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Helené Prinsloo tweeted live from the announcement:


 

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Press release

IBBY SA is the South African national section of the International Board on Books for Young People (IBBY), an international body with 74 national sections around the world.

IBBY SA is pleased to announce that the following books have been selected for the IBBY Honour List to be presented at the IBBY World Congress in Auckland, New Zealand, in 2016 as having made a special contribution to recent South African literature for children and young people:

Author: Afrikaans
Fanie Viljoen: Uit (LAPA Uitgewers, Pretoria) – for making it easy for all teenagers to experience and emphathise with a young man’s growing realisation of his sexual orientation

Author: English
Charmaine Kendal: Miscast (Junkets Publisher, Cape Town) – for its sensitive exploration of the inner journey of a trans boy; probably the first South African teen novel about transgender

Translator: into Afrikaans
Kobus Geldenhuys: Hoe om jou draak te tem (Protea Boekhuis, Stellenbosch) translated from Cressida Cowell’s How to Train Your Dragon – for capturing the spirit and sense of the fantastical in his translation

Translator: into isiXhosa
Sindiwe Magona: Umculo neentsomi zase-Afrika (University of KwaZulu-Natal Press, Pietermaritzburg) translated from Gcina Mhlophe’s Stories of Africa – for transmitting the magic of the original folktales so faithfully

Translator: into Sesotho
Selloane Khosi: Baile le Moketa (Jacana Media, Johannesburg), translated from Gerard Sekoto’s Shorty and Billy Boy – for a clear and lively version of the 1973 story of Sekoto’s, only recently published for the first time.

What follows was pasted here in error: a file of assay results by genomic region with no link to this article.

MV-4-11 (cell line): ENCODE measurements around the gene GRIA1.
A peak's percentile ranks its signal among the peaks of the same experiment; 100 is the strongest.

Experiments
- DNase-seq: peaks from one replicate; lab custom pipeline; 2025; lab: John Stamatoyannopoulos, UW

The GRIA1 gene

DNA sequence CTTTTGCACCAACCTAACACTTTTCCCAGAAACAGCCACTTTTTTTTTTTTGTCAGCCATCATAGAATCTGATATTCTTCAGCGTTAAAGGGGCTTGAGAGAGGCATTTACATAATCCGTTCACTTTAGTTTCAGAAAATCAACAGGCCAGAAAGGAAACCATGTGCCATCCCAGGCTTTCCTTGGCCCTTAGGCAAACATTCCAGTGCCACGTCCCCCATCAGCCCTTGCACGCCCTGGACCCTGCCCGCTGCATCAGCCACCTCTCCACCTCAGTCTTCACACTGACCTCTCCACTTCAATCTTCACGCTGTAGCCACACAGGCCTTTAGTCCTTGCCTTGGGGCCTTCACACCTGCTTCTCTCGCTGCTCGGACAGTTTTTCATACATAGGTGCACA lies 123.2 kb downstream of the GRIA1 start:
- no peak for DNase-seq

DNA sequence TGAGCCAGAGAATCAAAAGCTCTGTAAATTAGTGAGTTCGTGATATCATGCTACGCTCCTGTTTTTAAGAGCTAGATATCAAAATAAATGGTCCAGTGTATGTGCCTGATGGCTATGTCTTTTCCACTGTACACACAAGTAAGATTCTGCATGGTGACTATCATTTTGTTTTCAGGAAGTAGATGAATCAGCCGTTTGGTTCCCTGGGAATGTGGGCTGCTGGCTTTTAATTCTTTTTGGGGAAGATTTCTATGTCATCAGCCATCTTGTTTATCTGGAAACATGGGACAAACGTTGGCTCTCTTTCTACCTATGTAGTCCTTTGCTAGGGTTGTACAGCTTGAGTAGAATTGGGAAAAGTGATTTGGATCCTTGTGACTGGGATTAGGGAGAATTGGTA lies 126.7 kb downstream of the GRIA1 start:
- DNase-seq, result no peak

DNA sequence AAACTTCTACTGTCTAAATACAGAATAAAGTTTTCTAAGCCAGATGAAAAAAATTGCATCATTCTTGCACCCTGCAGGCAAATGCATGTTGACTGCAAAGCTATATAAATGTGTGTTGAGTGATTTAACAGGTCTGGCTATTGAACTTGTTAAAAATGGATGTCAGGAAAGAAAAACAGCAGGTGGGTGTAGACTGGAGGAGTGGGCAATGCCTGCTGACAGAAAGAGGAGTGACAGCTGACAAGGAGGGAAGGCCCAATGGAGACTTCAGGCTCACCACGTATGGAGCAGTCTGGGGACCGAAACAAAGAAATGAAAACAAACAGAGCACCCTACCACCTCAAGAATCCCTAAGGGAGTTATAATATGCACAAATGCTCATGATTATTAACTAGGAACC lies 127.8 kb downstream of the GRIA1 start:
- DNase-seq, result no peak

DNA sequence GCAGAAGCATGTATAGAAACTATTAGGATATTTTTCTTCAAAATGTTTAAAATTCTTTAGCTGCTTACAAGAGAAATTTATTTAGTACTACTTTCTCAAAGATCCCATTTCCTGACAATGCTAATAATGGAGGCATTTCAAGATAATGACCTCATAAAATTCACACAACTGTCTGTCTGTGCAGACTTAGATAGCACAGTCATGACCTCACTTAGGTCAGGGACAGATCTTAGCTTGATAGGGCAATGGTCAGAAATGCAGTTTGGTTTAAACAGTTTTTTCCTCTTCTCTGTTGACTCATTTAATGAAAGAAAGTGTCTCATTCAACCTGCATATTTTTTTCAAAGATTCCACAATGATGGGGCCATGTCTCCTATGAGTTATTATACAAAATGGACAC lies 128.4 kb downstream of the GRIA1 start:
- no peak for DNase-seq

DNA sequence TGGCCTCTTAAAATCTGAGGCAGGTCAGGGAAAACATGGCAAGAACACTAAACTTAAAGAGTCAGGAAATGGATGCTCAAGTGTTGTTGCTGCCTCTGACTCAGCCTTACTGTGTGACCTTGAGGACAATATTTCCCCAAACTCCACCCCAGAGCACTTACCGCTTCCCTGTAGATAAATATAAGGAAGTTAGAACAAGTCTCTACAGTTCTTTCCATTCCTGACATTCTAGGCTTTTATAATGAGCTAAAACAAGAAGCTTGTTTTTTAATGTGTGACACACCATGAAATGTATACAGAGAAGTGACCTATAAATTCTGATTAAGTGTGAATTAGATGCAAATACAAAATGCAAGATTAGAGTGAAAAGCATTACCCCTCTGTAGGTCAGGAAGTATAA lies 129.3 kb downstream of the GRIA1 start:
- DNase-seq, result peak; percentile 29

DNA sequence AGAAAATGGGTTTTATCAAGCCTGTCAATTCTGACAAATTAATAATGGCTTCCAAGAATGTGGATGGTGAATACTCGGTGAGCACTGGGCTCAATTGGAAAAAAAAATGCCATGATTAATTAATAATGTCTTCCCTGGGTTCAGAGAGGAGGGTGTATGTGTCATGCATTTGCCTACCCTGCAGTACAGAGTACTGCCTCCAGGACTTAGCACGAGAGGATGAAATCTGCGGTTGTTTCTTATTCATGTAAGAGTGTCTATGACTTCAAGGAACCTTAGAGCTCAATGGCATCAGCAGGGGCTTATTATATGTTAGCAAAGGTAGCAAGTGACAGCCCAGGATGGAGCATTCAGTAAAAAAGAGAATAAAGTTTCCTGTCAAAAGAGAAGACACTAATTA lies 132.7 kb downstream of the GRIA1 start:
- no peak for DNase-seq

Illustrator:
Dale Blankenaar: Olinosters op die dak / Rhinocephants on the roof by Marita van der Vyver (NB Publishers, Cape Town) – for his rendering of the eerily atmospheric world of the writing

The above announcements were made at an event hosted by IBBY SA at the SASNEV building in Pinelands, Cape Town, on Thursday 17 September 2015.

The announcements were made by Lona Gericke, former children’s librarian, former chair and vice-chair of IBBY SA, and a former member of the international Hans Christian Andersen Award Jury. She holds the Awards portfolio on the Executive Committee of IBBY SA. IBBY SA’s current Chairperson Professor Genevieve Hart handed over the certificates.

Five of the six people nominated were able to attend the event and receive their IBBY SA certificates in person. Likewise, five of the six publishers involved were the happy recipients of IBBY SA certificates.

“We are really glad that the six categories were spread among six different publishers,” said Lona Gericke. “It means that more and more publishers are doing excellent work in the field of literature for children and young people.”

Is there anything especially noteworthy about this year’s Honour List nominees? “Isn’t it striking,” commented Genevieve Hart, “that the two ‘Author’-category nominees have both written books about sexual diversity? It is a very significant area of teenager experience, and one welcomes such careful and sensitive treatments.”